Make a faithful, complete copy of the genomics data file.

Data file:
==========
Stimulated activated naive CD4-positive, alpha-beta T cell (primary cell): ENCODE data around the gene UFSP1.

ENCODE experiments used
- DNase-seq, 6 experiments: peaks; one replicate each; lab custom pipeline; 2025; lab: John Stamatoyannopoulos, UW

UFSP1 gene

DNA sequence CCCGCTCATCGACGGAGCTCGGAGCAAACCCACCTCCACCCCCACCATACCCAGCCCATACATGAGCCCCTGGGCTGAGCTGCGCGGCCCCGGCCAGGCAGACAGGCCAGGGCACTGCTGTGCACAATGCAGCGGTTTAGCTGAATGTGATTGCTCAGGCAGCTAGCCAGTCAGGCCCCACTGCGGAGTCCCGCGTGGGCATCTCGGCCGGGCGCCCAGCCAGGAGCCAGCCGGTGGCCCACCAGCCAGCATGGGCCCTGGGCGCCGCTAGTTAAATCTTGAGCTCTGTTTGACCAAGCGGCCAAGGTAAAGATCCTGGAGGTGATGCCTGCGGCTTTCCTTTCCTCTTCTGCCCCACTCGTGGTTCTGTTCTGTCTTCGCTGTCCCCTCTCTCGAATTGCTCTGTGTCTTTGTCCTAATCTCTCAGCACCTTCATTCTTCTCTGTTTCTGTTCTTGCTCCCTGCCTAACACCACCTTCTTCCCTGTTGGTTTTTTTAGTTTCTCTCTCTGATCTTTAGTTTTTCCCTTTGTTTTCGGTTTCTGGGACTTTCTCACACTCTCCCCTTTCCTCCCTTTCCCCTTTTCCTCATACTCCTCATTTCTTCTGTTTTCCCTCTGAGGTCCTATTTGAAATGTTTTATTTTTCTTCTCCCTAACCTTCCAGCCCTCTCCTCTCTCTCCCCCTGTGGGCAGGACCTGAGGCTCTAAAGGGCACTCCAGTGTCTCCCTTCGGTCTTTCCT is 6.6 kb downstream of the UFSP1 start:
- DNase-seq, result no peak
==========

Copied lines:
Stimulated activated naive CD4-positive, alpha-beta T cell (primary cell): ENCODE data around the gene UFSP1.

ENCODE experiments used
- DNase-seq, 6 experiments: peaks; one replicate each; lab custom pipeline; 2025; lab: John Stamatoyannopoulos, UW

UFSP1 gene

DNA sequence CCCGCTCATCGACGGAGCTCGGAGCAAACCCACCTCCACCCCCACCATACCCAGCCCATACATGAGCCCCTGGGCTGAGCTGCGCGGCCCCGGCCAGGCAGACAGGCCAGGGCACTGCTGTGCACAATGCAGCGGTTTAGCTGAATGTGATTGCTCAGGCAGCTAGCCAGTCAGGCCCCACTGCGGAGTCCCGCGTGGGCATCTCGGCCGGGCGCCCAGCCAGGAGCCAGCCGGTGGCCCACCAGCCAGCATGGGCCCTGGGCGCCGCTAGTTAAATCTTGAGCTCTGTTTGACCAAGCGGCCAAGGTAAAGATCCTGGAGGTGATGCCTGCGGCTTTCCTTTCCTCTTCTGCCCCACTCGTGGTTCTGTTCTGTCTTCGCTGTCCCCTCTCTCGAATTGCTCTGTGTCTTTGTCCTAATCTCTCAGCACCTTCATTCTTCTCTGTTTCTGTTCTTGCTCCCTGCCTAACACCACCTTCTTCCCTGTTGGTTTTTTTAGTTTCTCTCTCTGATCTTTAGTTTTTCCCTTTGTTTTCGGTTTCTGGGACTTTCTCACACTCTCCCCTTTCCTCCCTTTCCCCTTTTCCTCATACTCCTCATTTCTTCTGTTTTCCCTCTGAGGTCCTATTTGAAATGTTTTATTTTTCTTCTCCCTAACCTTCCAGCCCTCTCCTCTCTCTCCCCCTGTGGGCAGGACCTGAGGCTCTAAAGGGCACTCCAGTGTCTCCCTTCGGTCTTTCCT is 6.6 kb downstream of the UFSP1 start:
- DNase-seq, result no peak